What We Study

Space Biology Overview

The main objective of Space Biology research is to build a better understanding of how spaceflight affects living systems in spacecraft such as the International Space Station (ISS), or in ground-based experiments, and to prepare for future human exploration missions far from Earth. The experiments we conduct on these platforms examine how astronauts, plants, and animals regulate and sustain their growth in space. We examine processes of metabolism, reproduction, and development. We study how organisms repair cellular damage and protect themselves from infection and disease in conditions of microgravity. And we do it across the spectrum of biological organization, from molecules to cells, from tissues and organs, and from systems to whole organisms.

In addition to providing useful information on how living organisms adapt to spaceflight, the discoveries we make in space have enormous implications for life on Earth. Our research into the virulence of infections in space, bone density, and the growth of plants can impact the development of drugs that promote wound healing, treatments designed to counter osteoporosis on Earth, and high-tech fertilizers that increase crop yield. And that’s just the beginning.

Animal Biology
Cell and Molecular Biology
Plant Biology
Developmental, Reproductive and Evolutionary Biology

Physical Sciences Overview

NASA’s Physical Science Research Program has made contributions in two distinct areas: first, fundamental research, which investigates physical phenomena in the absence of gravity and fundamental laws of the universe, and provides new knowledge of scientific value and societal benefit, and second, applied research, which contributes to the basic understanding underlying space exploration technologies such as power generation and storage, space propulsion, life support systems, and environmental monitoring and control. Both have led to improved space systems or new products on Earth.

The International Space Station provides the highly desired condition of long-duration microgravity, allowing continuous and interactive research similar to Earth-based laboratories, even providing statistical validity when required. The program also has benefited from research collaborations with the International Space Station partners (Russia, Europe, Japan, Canada) and individual foreign governments with space programs, such as France, Germany and Italy.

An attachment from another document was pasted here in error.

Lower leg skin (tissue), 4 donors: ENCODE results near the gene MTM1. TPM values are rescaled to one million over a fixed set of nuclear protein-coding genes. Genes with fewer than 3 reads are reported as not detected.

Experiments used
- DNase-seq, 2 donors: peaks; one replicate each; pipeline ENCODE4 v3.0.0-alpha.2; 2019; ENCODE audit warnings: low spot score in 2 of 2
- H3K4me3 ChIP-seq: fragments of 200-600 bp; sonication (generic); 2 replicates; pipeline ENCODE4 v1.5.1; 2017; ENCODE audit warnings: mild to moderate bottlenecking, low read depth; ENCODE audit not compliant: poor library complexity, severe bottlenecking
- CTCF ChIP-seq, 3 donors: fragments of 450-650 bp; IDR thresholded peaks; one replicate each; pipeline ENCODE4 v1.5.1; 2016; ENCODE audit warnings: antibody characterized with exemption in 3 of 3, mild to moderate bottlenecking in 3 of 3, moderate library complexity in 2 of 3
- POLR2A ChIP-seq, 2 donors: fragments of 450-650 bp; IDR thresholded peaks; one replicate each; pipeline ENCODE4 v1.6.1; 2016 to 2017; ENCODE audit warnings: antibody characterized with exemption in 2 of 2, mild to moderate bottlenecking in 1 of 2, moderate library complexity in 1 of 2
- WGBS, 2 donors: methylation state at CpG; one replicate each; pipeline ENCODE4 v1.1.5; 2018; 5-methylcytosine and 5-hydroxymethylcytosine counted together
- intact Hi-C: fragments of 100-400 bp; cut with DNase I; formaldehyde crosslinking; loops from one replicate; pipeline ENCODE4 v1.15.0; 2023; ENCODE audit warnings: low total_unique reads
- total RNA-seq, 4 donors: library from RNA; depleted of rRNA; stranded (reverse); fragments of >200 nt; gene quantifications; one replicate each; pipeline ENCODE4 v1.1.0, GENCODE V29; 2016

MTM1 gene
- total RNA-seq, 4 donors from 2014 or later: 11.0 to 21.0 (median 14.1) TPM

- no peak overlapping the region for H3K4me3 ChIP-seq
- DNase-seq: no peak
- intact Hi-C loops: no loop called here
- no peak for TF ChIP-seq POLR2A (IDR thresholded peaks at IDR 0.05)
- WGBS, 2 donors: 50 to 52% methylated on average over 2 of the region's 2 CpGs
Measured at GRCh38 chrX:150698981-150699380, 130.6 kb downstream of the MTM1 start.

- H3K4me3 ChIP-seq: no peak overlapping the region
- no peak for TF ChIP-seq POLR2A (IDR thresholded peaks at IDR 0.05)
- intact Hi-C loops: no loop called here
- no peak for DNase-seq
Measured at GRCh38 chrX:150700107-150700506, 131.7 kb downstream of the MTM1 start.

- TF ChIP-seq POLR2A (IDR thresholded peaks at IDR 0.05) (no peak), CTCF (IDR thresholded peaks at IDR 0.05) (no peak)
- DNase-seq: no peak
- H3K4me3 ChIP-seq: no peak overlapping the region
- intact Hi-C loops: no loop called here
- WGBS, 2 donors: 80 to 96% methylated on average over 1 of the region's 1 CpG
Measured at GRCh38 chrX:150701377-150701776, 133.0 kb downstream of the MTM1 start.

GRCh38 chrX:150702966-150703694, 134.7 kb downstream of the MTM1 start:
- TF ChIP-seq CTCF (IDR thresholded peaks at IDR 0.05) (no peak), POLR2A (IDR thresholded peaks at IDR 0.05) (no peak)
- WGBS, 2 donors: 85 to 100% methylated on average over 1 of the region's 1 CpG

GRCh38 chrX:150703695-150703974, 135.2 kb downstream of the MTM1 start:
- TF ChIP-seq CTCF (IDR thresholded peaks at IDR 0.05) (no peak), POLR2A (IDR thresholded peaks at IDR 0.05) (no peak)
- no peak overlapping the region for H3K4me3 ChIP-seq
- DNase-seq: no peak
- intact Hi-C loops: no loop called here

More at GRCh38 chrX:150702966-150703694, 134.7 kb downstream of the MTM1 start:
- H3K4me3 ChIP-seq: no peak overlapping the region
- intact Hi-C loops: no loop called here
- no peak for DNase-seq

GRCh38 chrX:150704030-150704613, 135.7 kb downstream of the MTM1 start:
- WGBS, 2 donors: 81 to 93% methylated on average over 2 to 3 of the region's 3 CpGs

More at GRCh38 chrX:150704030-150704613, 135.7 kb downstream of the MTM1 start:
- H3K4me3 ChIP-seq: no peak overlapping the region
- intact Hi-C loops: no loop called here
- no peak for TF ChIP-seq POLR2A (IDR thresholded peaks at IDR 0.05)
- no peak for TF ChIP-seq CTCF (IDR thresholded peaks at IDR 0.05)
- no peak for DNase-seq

NASA’s physical science research is organized into six disciplines – Biophysics, Combustion Science, Complex Fluids, Fluid Physics, Fundamental Physics and Materials Science. Conducted in a nearly weightless environment, experiments in these disciplines reveal how physical systems respond to the near absence of buoyancy-driven convection, sedimentation or sagging. They also reveal how other forces, such as capillary forces, which are small compared to gravity, can dominate the system behavior in space. The data acquired from these investigations is stored in NASA's Physical Sciences Informatics System (PSI) and is available to the public.

Combustion Science
Complex Fluids
Fluid Physics
Fundamental Physics
Materials Science

Research Platforms

Whether your objective is to support space exploration or better understand a physical or biological phenomenon by subjecting it to the unique conditions of spaceflight environments, NASA’s Biological and Physical Sciences Division (BPS) can help.

For spaceflight experiments, our team of experts works closely with researchers: from preparing the experiments for space flight to developing hardware and software specifications for engineers; and from designing test plans to analyzing the data. BPS is with you every step of the way as you push the boundaries of your research.

If you are interested in conducting biological and/or physical science research in space, there are many ways to get involved with NASA. Start with this introduction to BPS.

Graphic of Earth, Moon and Mars, showing various platform icons associated with each.